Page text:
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Convergence drives IT mainstream

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Convergence, more accessible user interfaces and sought after functionality is seeing traditionally IT-centric devices such as computers, notebooks and home networking equipment becoming mainstream.

"While this trend has taken a little longer to manifest itself in South Africa than in the more developed US and European economies, the fact that today computers and computing products are available in mass-retailers such as Wal-Mart and Tesco is a strong indication that computers and computing is no longer for the enthusiast alone – it's a must have for every household," says Alan Hawkins, sales manager at Tarsus Technologies.
Hawkins says that technology is approaching the point of being regarded as any other white good. "Notebook computers, wireless networking infrastructure and external storage devices are becoming just like fridges, televisions and microwave ovens in the eyes of many consumers.
"The demand in the IT sector at a retail level is growing at such an amazing pace that it's only a matter of time before computers and IT technology make their way into furniture stores and general retailers in a big way," says Hawkins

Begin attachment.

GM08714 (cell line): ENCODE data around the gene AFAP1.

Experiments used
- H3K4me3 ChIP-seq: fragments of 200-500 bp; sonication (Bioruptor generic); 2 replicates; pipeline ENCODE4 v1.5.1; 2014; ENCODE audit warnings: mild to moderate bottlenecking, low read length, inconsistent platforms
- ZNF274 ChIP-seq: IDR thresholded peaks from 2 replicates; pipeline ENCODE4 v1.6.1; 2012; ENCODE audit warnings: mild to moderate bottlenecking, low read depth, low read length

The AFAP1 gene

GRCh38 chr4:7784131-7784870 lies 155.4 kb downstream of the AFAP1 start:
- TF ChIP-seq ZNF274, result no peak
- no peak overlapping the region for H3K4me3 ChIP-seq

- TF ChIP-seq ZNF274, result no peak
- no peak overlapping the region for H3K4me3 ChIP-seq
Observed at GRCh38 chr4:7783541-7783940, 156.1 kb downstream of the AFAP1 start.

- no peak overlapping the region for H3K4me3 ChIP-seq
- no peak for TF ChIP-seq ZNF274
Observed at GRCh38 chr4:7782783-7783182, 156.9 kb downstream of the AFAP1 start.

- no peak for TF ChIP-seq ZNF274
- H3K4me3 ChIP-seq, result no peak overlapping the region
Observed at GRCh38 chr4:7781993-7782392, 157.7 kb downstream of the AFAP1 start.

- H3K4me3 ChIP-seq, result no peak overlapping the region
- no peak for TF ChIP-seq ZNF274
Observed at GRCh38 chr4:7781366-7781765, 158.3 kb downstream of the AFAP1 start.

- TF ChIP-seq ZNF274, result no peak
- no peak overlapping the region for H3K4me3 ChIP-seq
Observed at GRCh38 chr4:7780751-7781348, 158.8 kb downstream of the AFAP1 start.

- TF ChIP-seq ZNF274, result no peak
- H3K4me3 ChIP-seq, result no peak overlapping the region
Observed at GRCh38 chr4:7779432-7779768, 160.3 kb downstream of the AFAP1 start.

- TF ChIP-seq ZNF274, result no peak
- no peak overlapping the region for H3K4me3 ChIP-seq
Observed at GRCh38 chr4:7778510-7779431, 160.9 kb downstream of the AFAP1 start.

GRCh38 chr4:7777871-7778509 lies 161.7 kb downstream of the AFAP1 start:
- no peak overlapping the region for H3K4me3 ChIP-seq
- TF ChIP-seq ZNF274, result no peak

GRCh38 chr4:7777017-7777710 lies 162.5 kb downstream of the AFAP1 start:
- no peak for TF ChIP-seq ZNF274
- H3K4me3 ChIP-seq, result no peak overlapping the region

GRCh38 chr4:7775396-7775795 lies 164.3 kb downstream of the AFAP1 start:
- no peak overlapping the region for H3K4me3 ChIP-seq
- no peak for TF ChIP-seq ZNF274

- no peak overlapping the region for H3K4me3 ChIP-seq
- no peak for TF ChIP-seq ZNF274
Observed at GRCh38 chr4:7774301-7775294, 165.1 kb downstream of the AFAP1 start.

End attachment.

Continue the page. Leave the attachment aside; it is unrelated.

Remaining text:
Thierry Boulanger, general manager of HP South Africa's Imaging and Printing Group says that this trend has already started with ink cartridges and other consumables aimed at the home user market.
"We're moving away from a 'printer' concept towards the 'printing' concept," he says. "In that realm, printing tools like printers and consumables must become extremely accessible.
"There's a strong indication that consumables need to become as accessible as cellular airtime; that literally wherever a customer goes, their chosen consumable is easily available. This means that the 'printing' concept will almost certainly become ubiquitous and start moving strongly into less traditional retail channels," he says.
Damian Durandt, consumer product manager at HP South Africa's Personal Systems Group says that the consumer retail market is growing at a much faster pace than the traditional commercial markets.
"Estimates provided to us by independent analysts, GFK, show that the commercial market grew at 20% in the first quarter of this year, but that the consumer market grew at between 30% and 40% in the same period.
"While it's not quite double the pace of the commercial market, it's at least one and a half times faster – that's a compelling margin and one that makes the predictions of IT entering general and mass-retail channels quite legitimate," Durandt says.
"Although there is already some evidence of this happening, the major shift will happen in the next five years," Hawkins adds.
"There's definitely no turning back," he says. "Technology is becoming such a large and indispensable part of our lives that we won't even see it as strange that IT solutions are available everywhere.
"In a market such as South Africa, with a relatively low penetration of IT, this will be a welcome trend and one that will elevate computer usage by leaps and bounds," he adds.